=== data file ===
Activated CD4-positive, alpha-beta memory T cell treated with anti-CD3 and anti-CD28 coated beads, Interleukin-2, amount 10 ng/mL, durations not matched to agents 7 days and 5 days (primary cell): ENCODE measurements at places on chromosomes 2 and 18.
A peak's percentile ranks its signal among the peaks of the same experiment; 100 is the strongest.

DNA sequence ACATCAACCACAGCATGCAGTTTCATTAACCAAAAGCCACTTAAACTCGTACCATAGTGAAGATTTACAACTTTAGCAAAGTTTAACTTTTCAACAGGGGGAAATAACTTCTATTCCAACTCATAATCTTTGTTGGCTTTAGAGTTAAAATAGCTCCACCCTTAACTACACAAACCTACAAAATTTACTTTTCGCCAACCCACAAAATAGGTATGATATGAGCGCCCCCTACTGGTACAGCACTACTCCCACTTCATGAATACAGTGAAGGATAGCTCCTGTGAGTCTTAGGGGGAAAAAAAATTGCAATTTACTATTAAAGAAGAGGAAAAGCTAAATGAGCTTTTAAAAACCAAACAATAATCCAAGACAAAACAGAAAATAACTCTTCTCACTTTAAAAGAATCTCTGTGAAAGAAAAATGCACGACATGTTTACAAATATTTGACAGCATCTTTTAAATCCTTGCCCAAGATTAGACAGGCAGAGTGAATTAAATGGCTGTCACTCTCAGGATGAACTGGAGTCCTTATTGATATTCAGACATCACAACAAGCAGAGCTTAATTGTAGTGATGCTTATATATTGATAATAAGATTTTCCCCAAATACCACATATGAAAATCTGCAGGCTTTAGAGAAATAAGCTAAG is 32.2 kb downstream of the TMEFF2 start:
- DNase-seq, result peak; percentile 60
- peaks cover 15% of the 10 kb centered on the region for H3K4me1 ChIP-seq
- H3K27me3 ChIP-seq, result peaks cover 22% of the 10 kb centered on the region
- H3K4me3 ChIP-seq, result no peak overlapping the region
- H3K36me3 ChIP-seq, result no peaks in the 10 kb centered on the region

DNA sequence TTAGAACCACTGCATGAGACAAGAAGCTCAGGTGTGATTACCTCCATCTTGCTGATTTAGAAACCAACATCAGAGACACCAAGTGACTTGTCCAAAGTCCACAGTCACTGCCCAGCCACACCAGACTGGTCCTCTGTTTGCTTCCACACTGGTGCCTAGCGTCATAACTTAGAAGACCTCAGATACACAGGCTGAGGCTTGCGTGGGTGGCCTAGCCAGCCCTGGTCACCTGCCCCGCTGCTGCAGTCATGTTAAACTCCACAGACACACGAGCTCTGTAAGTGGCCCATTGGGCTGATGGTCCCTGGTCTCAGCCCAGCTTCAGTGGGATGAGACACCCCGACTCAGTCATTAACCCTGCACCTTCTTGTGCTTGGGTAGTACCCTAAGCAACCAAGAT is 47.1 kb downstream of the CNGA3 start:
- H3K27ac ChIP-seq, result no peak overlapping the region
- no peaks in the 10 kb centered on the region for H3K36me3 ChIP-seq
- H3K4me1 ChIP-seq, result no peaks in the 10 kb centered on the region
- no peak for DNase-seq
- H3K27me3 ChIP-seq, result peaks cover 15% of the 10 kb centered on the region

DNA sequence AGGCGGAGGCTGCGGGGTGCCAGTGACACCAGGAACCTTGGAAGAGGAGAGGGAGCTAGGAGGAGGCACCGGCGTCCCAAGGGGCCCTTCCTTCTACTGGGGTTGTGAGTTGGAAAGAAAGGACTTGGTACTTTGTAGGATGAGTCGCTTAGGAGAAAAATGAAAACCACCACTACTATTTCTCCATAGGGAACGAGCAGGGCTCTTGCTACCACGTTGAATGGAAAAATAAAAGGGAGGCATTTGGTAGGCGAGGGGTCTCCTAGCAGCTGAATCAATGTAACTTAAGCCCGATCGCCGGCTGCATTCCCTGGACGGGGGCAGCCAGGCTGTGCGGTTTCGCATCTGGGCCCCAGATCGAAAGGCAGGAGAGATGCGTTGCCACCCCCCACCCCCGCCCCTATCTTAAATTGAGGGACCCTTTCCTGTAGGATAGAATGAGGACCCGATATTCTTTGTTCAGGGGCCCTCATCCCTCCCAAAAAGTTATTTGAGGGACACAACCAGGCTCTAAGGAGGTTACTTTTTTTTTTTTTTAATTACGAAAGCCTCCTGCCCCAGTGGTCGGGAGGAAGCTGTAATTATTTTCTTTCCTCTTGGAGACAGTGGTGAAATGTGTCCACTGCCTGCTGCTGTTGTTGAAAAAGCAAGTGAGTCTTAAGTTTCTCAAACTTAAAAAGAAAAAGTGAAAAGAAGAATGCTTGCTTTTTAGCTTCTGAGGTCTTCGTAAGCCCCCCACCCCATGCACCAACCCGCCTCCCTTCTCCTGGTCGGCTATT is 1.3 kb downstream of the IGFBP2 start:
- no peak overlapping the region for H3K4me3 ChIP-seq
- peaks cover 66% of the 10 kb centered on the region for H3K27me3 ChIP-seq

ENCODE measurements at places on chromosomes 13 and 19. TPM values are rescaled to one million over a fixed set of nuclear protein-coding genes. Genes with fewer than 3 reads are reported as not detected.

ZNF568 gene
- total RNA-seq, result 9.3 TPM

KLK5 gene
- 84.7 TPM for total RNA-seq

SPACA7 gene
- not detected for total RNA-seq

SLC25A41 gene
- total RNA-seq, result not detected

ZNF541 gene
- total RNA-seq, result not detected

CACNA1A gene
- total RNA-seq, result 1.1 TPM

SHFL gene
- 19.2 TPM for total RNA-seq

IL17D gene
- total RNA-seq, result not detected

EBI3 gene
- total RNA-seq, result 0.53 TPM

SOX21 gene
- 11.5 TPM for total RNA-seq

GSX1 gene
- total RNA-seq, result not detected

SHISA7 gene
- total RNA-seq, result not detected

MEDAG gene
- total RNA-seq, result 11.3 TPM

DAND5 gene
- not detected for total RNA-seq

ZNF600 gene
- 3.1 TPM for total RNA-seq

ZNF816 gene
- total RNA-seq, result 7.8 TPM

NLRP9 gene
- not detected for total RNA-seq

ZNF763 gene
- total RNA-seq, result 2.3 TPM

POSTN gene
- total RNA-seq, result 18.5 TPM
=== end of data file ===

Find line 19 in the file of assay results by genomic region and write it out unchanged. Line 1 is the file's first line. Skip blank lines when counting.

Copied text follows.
ZNF568 gene